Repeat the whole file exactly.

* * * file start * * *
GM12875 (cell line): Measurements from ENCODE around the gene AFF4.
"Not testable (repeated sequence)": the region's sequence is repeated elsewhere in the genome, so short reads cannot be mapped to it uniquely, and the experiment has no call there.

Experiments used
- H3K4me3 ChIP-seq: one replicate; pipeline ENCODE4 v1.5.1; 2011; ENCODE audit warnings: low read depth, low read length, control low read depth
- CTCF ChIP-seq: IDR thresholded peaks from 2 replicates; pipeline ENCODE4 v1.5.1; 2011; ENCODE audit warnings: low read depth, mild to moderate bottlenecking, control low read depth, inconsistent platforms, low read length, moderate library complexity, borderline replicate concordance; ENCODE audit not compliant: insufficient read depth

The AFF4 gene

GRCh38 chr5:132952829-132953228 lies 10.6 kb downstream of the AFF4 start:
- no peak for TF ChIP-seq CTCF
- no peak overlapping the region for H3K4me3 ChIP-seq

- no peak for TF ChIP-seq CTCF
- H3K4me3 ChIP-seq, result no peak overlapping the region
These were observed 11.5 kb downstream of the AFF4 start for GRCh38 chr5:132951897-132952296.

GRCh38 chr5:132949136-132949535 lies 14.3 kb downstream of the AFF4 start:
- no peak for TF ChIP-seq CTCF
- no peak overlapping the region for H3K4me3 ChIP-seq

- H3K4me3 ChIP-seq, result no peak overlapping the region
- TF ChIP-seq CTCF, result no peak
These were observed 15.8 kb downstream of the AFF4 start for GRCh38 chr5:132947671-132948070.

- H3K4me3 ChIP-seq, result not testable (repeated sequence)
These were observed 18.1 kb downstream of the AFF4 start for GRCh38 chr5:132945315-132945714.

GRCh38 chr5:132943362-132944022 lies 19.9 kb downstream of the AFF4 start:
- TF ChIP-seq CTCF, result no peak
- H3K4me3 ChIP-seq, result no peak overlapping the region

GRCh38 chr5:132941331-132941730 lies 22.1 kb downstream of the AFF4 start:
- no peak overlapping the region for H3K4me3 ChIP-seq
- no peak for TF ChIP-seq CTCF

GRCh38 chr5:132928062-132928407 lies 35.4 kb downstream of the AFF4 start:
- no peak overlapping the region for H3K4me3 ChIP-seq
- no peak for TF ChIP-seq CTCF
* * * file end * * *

GM12875 (cell line): Measurements from ENCODE around the gene AFF4.
"Not testable (repeated sequence)": the region's sequence is repeated elsewhere in the genome, so short reads cannot be mapped to it uniquely, and the experiment has no call there.

Experiments used
- H3K4me3 ChIP-seq: one replicate; pipeline ENCODE4 v1.5.1; 2011; ENCODE audit warnings: low read depth, low read length, control low read depth
- CTCF ChIP-seq: IDR thresholded peaks from 2 replicates; pipeline ENCODE4 v1.5.1; 2011; ENCODE audit warnings: low read depth, mild to moderate bottlenecking, control low read depth, inconsistent platforms, low read length, moderate library complexity, borderline replicate concordance; ENCODE audit not compliant: insufficient read depth

The AFF4 gene

GRCh38 chr5:132952829-132953228 lies 10.6 kb downstream of the AFF4 start:
- no peak for TF ChIP-seq CTCF
- no peak overlapping the region for H3K4me3 ChIP-seq

- no peak for TF ChIP-seq CTCF
- H3K4me3 ChIP-seq, result no peak overlapping the region
These were observed 11.5 kb downstream of the AFF4 start for GRCh38 chr5:132951897-132952296.

GRCh38 chr5:132949136-132949535 lies 14.3 kb downstream of the AFF4 start:
- no peak for TF ChIP-seq CTCF
- no peak overlapping the region for H3K4me3 ChIP-seq

- H3K4me3 ChIP-seq, result no peak overlapping the region
- TF ChIP-seq CTCF, result no peak
These were observed 15.8 kb downstream of the AFF4 start for GRCh38 chr5:132947671-132948070.

- H3K4me3 ChIP-seq, result not testable (repeated sequence)
These were observed 18.1 kb downstream of the AFF4 start for GRCh38 chr5:132945315-132945714.

GRCh38 chr5:132943362-132944022 lies 19.9 kb downstream of the AFF4 start:
- TF ChIP-seq CTCF, result no peak
- H3K4me3 ChIP-seq, result no peak overlapping the region

GRCh38 chr5:132941331-132941730 lies 22.1 kb downstream of the AFF4 start:
- no peak overlapping the region for H3K4me3 ChIP-seq
- no peak for TF ChIP-seq CTCF

GRCh38 chr5:132928062-132928407 lies 35.4 kb downstream of the AFF4 start:
- no peak overlapping the region for H3K4me3 ChIP-seq
- no peak for TF ChIP-seq CTCF